Since I took the path of becoming an indie author, a priority has been to learn more of the evolving and growing movement. From time to time, I come across material that in my opinion, every independent author should read, as it may be very beneficial. I came across two important books that I am reading now, and a third that I am planning to read next. I could not pass on the opportunity to mention them here, hoping that any indie authors out there that need this information will benefit. These have been written by people who have walk the path and done the job, as well as independent authors, entrepreneurs. Here they are,

  • Business for Authors – How to be an author entrepreneur – Joanna Penn

Joanna Penn is a very successful independent author and entrepreneur, and one of the leading figures of the movement.

A book about the subject of intellectual property,

  • How to Use Eye-catching Images Without Paying a Fortune or a Lawyer – Helen Sedwick

Helen Sedwick is a California attorney and independent author who represents small businesses and entrepreneurs.

Another book by Helen Sedwick on my “to own” list is Self-publishers Legal Handbook. 

If you have embraced becoming an indie author for the long run, I advice you to start your own learning library, as I am doing. The more you know the better, and knowledge will enhance your journey, and hopefully, will make it fruitful.

 

Introvert of Introverts

Lately, I read or hear an increasing amount of information on the topic of being and introvert, and wonder if the people who call themselves introverts have mislabeled themselves. Introvert is not synonym of shy. According to the popular definition now, an introvert is a person who recharges or gets his/her energy from enjoying moments of solitude, working alone, as opposed to an extrovert who energizes by having people around, spending time with others and socializing in more live environments. An introvert would feel drained in this environment, and would need “quiet time” to recover. That does not make him/her a loner, socialization/interaction is enjoyed in moderation. This definition sounds good to me.

Another topic that goes hand in hand with this one is book marketing. Indie authors who consider themselves introverts might have a hard time grasping the now popular concept of indie book marketing, which just as the indie publishing movement, has gained momentum, hence all the bombarding with Must Dos, Nevers, and Don’ts related to self-publishing and book marketing. For an Introvert of Introverts, all this advice may be confusing, overwhelming, exhausting, and frightening. Why?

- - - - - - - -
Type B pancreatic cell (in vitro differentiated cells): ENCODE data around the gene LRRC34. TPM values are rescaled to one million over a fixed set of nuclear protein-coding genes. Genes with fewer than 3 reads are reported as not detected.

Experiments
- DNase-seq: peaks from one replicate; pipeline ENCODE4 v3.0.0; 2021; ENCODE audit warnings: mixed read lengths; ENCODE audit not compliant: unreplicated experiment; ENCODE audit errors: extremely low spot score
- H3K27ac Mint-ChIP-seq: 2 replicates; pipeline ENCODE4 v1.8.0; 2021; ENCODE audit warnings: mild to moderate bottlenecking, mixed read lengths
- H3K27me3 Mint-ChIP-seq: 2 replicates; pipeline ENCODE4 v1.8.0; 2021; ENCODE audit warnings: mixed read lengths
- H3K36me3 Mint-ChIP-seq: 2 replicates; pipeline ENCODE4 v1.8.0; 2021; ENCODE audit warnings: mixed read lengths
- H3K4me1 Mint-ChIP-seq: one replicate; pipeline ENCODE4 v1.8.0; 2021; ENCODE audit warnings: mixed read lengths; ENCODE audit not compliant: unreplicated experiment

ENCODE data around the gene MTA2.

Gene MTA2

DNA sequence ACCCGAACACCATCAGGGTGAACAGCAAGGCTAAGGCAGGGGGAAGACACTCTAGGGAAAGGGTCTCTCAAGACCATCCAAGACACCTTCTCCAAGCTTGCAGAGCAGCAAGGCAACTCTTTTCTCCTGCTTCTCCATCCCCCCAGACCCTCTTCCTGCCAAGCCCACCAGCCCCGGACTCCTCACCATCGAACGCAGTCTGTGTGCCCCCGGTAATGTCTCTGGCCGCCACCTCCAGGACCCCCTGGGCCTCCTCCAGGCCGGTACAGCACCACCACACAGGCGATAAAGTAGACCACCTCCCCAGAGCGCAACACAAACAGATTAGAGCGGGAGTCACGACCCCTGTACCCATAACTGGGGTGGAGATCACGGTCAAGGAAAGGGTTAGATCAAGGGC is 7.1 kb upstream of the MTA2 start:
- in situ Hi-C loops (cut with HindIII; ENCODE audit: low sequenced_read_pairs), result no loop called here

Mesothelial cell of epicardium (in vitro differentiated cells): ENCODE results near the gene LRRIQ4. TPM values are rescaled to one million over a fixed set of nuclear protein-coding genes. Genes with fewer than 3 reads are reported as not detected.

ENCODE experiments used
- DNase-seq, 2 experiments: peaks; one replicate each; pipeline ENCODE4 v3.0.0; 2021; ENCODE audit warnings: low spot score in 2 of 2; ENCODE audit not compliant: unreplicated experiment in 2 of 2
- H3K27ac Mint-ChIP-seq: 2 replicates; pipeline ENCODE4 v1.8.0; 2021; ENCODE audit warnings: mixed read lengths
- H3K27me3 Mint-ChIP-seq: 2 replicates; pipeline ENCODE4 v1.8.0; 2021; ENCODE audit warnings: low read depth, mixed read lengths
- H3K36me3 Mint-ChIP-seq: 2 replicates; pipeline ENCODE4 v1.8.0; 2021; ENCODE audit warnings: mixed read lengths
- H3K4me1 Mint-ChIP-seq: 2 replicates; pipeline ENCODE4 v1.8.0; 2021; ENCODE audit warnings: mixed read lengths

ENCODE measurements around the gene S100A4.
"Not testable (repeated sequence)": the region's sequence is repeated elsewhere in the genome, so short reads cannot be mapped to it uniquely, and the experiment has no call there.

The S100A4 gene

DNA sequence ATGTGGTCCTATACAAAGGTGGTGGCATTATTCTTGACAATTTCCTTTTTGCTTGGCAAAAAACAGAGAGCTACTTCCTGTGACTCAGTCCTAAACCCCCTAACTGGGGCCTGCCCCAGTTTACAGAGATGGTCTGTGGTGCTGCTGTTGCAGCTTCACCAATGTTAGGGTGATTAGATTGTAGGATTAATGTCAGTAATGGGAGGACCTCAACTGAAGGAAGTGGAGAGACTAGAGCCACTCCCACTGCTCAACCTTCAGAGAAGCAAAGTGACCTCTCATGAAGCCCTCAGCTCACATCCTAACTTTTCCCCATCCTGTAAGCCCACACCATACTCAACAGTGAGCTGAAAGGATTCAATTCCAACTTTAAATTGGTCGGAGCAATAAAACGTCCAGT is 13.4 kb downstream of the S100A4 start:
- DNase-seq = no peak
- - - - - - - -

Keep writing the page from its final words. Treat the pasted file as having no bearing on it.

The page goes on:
Most likely, when a movement starts and gains momentum, by default it gains followers, and originates experts, teachers, gurus … and so on, and where there are leaders, there must be followers, and followers sometimes forget that they are the leaders of their own movements, life, and or projects. Introverts who are also followers may feel/think that they have to follow or catch up with all the advice that there is about self-publishing/book marketing and end up feeling so overwhelmed that they might end up frozen or unable to decide, frustrated, and in despair because they cannot follow all the advice. As an example, I will use my dislike of making videos or vlogs, and yes, I consider myself an introvert in the sense of the above mentioned definition. What I’m trying to convey is that introversion is not a black and white topic, it has shade areas or degrees, and as so, introverts should assess what their likes and dislikes are, their level of comfort, and decide which activities fit better with their personalities, and focus on those. Just because everyone is Vlogging does not mean that you have to, and if you love blogging but dislike being in too many social networks at once because you become overwhelmed with too much interaction, then focus on one or two that you love most. Tailor your book marketing activity to your personality and level of comfort and enjoy yourself, otherwise, if you try to catch up with everyone else, introverts who enjoy a higher level of interaction, or the extroverts, you may end up frustrated and angry at yourself. People grow and evolve, and what I dislike at a particular moment, I may end up embracing in the future – it is evolution, and introverts evolve as well.

It is not a race, it is a journey, your journey, so choose wise, and enjoy every minute of it. Journey